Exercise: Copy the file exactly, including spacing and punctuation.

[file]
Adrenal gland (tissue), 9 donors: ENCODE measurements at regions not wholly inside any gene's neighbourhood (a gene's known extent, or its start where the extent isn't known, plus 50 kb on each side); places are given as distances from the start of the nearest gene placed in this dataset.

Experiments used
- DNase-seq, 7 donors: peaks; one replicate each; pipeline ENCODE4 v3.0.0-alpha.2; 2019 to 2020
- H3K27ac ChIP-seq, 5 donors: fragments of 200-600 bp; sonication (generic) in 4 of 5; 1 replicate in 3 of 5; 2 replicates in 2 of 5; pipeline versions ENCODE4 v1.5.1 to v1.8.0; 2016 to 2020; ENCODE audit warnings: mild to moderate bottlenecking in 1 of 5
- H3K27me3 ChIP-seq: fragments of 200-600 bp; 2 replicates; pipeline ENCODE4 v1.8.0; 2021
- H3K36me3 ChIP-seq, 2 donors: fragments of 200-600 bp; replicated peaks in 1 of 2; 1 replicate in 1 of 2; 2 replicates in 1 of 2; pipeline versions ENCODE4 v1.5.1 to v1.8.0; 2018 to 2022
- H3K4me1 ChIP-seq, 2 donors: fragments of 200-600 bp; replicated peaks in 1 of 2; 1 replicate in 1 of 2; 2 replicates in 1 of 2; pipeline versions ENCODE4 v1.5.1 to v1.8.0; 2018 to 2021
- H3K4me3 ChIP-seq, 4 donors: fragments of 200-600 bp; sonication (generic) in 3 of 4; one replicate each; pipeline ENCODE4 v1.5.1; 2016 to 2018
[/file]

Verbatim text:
Adrenal gland (tissue), 9 donors: ENCODE measurements at regions not wholly inside any gene's neighbourhood (a gene's known extent, or its start where the extent isn't known, plus 50 kb on each side); places are given as distances from the start of the nearest gene placed in this dataset.

Experiments used
- DNase-seq, 7 donors: peaks; one replicate each; pipeline ENCODE4 v3.0.0-alpha.2; 2019 to 2020
- H3K27ac ChIP-seq, 5 donors: fragments of 200-600 bp; sonication (generic) in 4 of 5; 1 replicate in 3 of 5; 2 replicates in 2 of 5; pipeline versions ENCODE4 v1.5.1 to v1.8.0; 2016 to 2020; ENCODE audit warnings: mild to moderate bottlenecking in 1 of 5
- H3K27me3 ChIP-seq: fragments of 200-600 bp; 2 replicates; pipeline ENCODE4 v1.8.0; 2021
- H3K36me3 ChIP-seq, 2 donors: fragments of 200-600 bp; replicated peaks in 1 of 2; 1 replicate in 1 of 2; 2 replicates in 1 of 2; pipeline versions ENCODE4 v1.5.1 to v1.8.0; 2018 to 2022
- H3K4me1 ChIP-seq, 2 donors: fragments of 200-600 bp; replicated peaks in 1 of 2; 1 replicate in 1 of 2; 2 replicates in 1 of 2; pipeline versions ENCODE4 v1.5.1 to v1.8.0; 2018 to 2021
- H3K4me3 ChIP-seq, 4 donors: fragments of 200-600 bp; sonication (generic) in 3 of 4; one replicate each; pipeline ENCODE4 v1.5.1; 2016 to 2018